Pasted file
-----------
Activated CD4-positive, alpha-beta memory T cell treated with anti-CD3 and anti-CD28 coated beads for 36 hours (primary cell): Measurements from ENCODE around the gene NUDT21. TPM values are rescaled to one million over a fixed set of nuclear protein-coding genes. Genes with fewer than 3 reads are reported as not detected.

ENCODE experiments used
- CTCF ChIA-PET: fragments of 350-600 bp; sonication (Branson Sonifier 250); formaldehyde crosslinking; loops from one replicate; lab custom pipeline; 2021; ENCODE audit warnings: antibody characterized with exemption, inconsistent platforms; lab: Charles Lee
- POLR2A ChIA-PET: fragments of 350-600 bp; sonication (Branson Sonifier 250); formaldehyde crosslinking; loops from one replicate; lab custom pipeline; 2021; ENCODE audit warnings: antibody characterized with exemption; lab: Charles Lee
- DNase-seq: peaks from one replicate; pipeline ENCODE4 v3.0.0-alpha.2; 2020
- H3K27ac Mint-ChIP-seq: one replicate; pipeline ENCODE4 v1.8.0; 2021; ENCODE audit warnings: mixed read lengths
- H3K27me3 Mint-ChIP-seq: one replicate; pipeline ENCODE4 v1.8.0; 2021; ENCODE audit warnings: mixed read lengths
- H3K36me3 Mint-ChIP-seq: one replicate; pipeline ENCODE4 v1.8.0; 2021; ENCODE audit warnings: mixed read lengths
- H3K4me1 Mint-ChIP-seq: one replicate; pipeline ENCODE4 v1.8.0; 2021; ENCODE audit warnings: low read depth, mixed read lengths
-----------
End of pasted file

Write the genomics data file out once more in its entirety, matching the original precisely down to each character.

Activated CD4-positive, alpha-beta memory T cell treated with anti-CD3 and anti-CD28 coated beads for 36 hours (primary cell): Measurements from ENCODE around the gene NUDT21. TPM values are rescaled to one million over a fixed set of nuclear protein-coding genes. Genes with fewer than 3 reads are reported as not detected.

ENCODE experiments used
- CTCF ChIA-PET: fragments of 350-600 bp; sonication (Branson Sonifier 250); formaldehyde crosslinking; loops from one replicate; lab custom pipeline; 2021; ENCODE audit warnings: antibody characterized with exemption, inconsistent platforms; lab: Charles Lee
- POLR2A ChIA-PET: fragments of 350-600 bp; sonication (Branson Sonifier 250); formaldehyde crosslinking; loops from one replicate; lab custom pipeline; 2021; ENCODE audit warnings: antibody characterized with exemption; lab: Charles Lee
- DNase-seq: peaks from one replicate; pipeline ENCODE4 v3.0.0-alpha.2; 2020
- H3K27ac Mint-ChIP-seq: one replicate; pipeline ENCODE4 v1.8.0; 2021; ENCODE audit warnings: mixed read lengths
- H3K27me3 Mint-ChIP-seq: one replicate; pipeline ENCODE4 v1.8.0; 2021; ENCODE audit warnings: mixed read lengths
- H3K36me3 Mint-ChIP-seq: one replicate; pipeline ENCODE4 v1.8.0; 2021; ENCODE audit warnings: mixed read lengths
- H3K4me1 Mint-ChIP-seq: one replicate; pipeline ENCODE4 v1.8.0; 2021; ENCODE audit warnings: low read depth, mixed read lengths